The second piece of the puzzle was getting a leading man. A friend of mine heard about my problem and put me in touch with a fabulous actor who was not local, but happened to be in town. He was perfect—and he agreed to take on the role. With a list of extras complete, a leading man, and a trio of musicians, I was all set to film. Or so I thought.
In the days leading up to the shoot I obsessed about every detail. Did the drummer know he needed to bring his drum kit? When I contacted him to make sure, I found out he didn’t have one. Quickly, I asked the pianist (also a drummer elsewhere) to bring his kit, as well as his keyboard. And then I bought some drumsticks.
05:50 am. I woke up to my alarm, ready for the big day. The first thing I saw on my phone was a message from the pianist. He was sick and not coming. Neither were the keyboard and drum kit he was supposed to bring. I was down a band, and the day had just started.
I threw on my clothes and packed my car with all the gear, wardrobe and food we needed on set. Hitting the road at 6:15, my mind was whirling. What was I going to do if I had only an upright bass player? I sent a quick text to Ed. “We may have to get very creative on set today. We are missing a band.” I spent the next two hours sitting in the make-up chair, getting face and hair prepped for filming.
8:15 am. Another friend, who was helping with the shoot called me. “How is it going?” she asked innocently. “Well actually,” I said, “we have a situation.” My friend Ruth is incredible. In a few short questions she absorbed the situation and began working on a solution. “I’m on it,” she said. Mission instant band had begun. Who were we going to get before 10:30 on a Sunday morning?
I spent the rest of the session sending messages and fielding calls while my somewhat exasperated make-up artist (my sister Edina) tried to do her job. “You can’t be on your phone all the time”, she said.
9:45 am. We were leaving for the set and I had a pianist.
10:45 am When Ruth arrived on set she informed me we had a drummer on the way. Incredible. I enlisted the original drummer, who was very well dressed, as the bartender, while my new drummer set up his kit on stage. “I don’t have drumsticks” he said. “Well as it happens, I do” I replied. Standing in the gorgeous interior of the bar I began to think this was going to work after all.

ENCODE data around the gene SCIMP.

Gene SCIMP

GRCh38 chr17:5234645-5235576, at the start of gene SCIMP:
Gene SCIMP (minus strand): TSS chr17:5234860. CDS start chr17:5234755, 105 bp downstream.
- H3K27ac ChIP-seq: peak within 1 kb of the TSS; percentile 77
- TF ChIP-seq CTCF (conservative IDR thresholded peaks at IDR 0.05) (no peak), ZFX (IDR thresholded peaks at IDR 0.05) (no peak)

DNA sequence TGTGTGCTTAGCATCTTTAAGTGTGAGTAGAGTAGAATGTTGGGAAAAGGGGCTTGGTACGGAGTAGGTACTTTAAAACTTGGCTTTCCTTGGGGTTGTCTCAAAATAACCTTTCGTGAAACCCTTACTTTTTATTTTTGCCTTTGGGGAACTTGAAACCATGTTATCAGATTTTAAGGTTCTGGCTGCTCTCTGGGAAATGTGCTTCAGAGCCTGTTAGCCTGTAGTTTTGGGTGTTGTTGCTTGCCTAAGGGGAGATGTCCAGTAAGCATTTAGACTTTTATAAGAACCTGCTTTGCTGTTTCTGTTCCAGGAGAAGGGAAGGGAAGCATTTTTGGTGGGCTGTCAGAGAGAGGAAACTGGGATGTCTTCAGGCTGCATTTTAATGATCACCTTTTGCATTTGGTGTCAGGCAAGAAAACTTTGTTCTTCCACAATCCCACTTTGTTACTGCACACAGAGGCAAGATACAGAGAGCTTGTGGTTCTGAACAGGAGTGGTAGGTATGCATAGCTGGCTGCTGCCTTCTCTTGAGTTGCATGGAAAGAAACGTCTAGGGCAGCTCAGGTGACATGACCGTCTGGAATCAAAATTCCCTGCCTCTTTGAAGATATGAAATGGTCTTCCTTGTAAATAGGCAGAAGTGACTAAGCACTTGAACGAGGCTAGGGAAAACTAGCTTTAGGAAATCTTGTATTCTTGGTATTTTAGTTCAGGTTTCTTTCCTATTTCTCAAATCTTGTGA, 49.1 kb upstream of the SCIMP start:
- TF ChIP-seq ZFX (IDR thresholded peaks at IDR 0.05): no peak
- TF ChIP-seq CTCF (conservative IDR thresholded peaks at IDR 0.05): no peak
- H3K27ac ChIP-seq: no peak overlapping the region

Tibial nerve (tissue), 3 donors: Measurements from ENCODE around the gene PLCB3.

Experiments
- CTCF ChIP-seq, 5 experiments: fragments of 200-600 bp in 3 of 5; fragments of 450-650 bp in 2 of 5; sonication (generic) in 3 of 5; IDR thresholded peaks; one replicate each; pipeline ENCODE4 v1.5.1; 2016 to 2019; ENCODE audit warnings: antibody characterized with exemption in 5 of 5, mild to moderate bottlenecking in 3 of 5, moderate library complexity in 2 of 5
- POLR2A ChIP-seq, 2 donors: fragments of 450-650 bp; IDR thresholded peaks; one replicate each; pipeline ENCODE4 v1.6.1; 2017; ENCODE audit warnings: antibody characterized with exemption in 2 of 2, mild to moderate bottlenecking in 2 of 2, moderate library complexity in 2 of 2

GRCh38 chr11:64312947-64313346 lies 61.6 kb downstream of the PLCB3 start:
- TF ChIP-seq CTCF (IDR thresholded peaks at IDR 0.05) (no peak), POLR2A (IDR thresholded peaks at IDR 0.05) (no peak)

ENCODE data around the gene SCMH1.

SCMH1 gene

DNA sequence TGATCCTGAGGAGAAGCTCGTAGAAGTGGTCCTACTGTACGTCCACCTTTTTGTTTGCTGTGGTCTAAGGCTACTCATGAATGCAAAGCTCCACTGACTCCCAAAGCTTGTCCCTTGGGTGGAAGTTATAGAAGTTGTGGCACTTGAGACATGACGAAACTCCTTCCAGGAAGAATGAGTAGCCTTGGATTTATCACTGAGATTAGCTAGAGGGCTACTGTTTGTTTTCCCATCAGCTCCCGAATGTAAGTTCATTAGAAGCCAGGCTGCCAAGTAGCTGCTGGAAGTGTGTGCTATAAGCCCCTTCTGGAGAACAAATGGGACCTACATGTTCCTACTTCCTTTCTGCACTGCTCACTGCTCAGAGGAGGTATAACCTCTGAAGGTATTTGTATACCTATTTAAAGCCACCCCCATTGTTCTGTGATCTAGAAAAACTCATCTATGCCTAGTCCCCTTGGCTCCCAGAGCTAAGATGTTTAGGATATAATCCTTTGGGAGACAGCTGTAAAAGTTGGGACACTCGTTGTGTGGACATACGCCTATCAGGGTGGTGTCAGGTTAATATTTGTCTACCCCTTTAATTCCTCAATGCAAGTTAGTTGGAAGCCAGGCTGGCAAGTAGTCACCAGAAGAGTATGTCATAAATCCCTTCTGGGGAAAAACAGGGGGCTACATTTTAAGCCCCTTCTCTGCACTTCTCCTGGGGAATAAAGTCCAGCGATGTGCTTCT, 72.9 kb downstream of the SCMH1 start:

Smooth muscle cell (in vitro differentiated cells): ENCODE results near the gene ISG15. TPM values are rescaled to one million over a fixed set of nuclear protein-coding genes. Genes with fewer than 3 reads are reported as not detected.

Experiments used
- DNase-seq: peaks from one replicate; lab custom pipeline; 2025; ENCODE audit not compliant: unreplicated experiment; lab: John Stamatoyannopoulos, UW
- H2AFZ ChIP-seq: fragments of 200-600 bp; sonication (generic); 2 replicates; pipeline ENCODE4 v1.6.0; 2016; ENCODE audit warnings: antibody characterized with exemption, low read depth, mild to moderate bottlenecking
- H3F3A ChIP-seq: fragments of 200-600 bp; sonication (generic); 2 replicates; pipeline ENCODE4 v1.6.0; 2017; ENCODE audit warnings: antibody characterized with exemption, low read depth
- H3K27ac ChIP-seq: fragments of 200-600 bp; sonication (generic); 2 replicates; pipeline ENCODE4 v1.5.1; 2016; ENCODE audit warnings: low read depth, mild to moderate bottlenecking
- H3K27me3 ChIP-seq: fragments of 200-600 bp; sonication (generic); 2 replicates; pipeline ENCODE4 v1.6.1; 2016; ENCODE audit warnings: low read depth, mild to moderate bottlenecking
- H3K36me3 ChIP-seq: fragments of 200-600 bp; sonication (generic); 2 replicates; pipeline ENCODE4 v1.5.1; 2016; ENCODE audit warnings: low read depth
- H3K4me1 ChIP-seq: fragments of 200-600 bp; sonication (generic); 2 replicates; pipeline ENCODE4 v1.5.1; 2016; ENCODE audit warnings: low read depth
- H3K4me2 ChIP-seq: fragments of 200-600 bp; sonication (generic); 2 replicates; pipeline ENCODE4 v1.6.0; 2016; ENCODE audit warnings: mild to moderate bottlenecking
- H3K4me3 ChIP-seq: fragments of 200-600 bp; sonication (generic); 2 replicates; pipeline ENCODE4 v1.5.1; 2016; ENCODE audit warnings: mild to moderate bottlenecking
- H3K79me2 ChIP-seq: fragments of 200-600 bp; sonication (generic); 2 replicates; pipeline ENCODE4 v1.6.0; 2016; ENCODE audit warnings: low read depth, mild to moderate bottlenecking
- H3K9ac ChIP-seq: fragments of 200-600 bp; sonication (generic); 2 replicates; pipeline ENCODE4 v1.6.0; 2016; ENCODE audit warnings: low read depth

I pulled out the haze machine that Ed had suggested we rent for this shoot. “Did you get them to show you how to use that thing?” he asked. Uh oh. “No”, I said. “Good luck!” he replied. Having come this far, I was NOT going to be thwarted by a machine. How hard could it be? I plugged it in and pushed all the promising buttons. Nothing seemed to be happening. More buttons, more switches. No sign of life. Sighing, I walked away to attend to more urgent matters. People were asking me where they needed to be. When I returned to the haze machine I decided to pick it up and move it closer to the stage, on the off chance that it was still warming up. When I put it down on the ground– rather heavily– a plume of hazy fumes came gushing out the front. “It lives!” I shouted, fists raised in victory.
11:15 am We were ready to go. With a crew of friends, friends of friends, and people who were fast becoming friends, we started to shoot.
I had a vision for the look and feel of this video, and somehow, despite many bumps in the road, it was becoming reality in front of me. It felt like being in a waking dream. Strange, unpredictable, and a bit magical.